“The Sandia Mountains are a small range east of Albuquerque, New Mexico. The mountains do not have a summit. Instead, the high point is a long ridge called the Sandia Crest. At 10,678 feet in elevation, the vegetation here is vastly different than in Albuquerque that lies about 4,500 feet below. Access to the Sandia Crest is easy and this is a popular tourist destination. The best wildflower viewing is along a hiking trail that starts at the southwestern corner of the parking lot. The trail is paved for a short distance for handicapped access and then becomes packed dirt. It is relatively level and easy to walk. The trail follows the limestone outcrops along the crest and then heads into the forest so you have an opportunity to see both sun-loving and shade-loving plants.” National Forest Service - Sandia Crest

Views from the Top

When to Cycle Sandia Crest:

The road is open, weather permitting, year round.  You’ll be traveling to high altitude so it is recommended this climb be done between May and September.


How to Climb Sandia Crest by Bike:

No special gearing or gear is needed for this climb.  The grade throughout is mild and averages a reasonable 5.3% (steepest ½ mile is 7.8%).  The road is paved from top to bottom and the weather is generally mild, although do bring at least a wind jacket with you since you will top out above 10,000’ at the Information Center.  The climb itself begins at the intersection of Highway 14 and Sandia Crest Rd, Sandia Park, NM, 26 miles northeast of Albuquerque International Airport (Latitude: 35.16311Longitude: -106.34845).

PJAMM contributor Kip Taylor of Boulder, CO (and Sandia Crest KOM) provides an exceptional summary of this climb:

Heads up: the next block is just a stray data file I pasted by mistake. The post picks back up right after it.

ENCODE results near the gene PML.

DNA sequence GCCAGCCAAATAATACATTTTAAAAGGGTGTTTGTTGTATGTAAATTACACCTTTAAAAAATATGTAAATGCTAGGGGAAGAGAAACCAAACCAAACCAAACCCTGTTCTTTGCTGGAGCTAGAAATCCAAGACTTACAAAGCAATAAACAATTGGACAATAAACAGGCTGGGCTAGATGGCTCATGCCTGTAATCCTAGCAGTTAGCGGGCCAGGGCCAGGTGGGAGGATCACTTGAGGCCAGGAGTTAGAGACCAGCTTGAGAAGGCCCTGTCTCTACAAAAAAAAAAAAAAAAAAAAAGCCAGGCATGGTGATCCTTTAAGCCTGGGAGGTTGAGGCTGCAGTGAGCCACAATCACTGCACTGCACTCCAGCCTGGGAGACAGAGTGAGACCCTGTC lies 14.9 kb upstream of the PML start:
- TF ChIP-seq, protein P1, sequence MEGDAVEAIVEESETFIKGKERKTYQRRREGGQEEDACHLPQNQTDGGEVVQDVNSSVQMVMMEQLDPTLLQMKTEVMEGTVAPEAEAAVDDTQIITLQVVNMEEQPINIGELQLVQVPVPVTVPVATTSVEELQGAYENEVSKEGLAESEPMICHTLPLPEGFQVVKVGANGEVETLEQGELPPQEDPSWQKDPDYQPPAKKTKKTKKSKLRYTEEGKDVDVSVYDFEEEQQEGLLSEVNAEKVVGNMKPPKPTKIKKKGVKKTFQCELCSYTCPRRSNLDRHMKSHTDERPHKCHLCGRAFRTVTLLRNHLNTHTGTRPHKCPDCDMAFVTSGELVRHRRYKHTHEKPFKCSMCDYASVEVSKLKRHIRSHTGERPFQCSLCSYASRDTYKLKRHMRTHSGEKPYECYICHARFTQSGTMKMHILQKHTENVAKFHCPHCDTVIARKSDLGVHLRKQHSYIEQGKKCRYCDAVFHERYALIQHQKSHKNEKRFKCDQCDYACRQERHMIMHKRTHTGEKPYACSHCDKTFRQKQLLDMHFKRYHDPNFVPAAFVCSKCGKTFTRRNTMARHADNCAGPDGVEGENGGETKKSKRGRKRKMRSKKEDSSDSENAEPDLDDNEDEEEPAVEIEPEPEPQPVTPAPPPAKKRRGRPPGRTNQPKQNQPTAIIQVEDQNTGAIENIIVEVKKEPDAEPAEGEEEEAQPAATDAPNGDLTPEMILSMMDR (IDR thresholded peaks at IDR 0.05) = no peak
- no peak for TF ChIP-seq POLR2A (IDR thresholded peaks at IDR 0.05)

The Sandia Crest is a must do! If you are a resident and cyclist in Albuquerque you can see the Crest anywhere you go. It almost calls out to you to come and challenge it. Because of this it is the local climb of choice. It attracts riders of all abilities making for a fun group ride or hard day on the saddle... The higher elevation and thick forest also makes this ride a cool retreat in the hot summer months and provides nice protection from the wind on gusty days... For a shorter ride you can start at what locals call the "Triangle" which is right at the bottom of the climb... Start the Climb from ABQ and you can easily make it a 80-100 mile day on the bike... Local tip, to make this ride extra beautiful instead of taking Highway 14 which goes directly to the base of the climb, go just a bit further northeast to Gutierrez Canyon which takes you North to Frost Road.  Left on Frost Road will take you directly to the Crest Climb... The Crest also plays host to the annual Bill McLain Memorial - Sandia Crest Road Race, in memory of Bill who was very well known and loved in the ABQ community.  The Climb itself can be broken down into a few segments... the first half is very consistent and has some long stretches with a fairly constant grade of ~5-6%... When you get to the Sandia Peak Ski Resort base the road flattens out long enough to catch your breath... The last half of the climb is definitely the hardest as you find yourself getting over 10,000 feet and hitting steep switchbacks... the grade is also less predictable and shoots up to areas of 11-12%... the last sweeping left turn turn to the home stretch calms down to about a 3-4% grade which is just enough to finish the climb really strong... Once you get to the top you are joined by tourists, hikers and Sandia Tram riders (the Sandia Tram is known for being the longest in the world!) who love to ask questions about riding a bike to the top of this mountain! ***One final note to add... The Crest Road is being re-paved from bottom to top... this makes for great contact on your tires going up, and allows any rider a speedy and confident descent!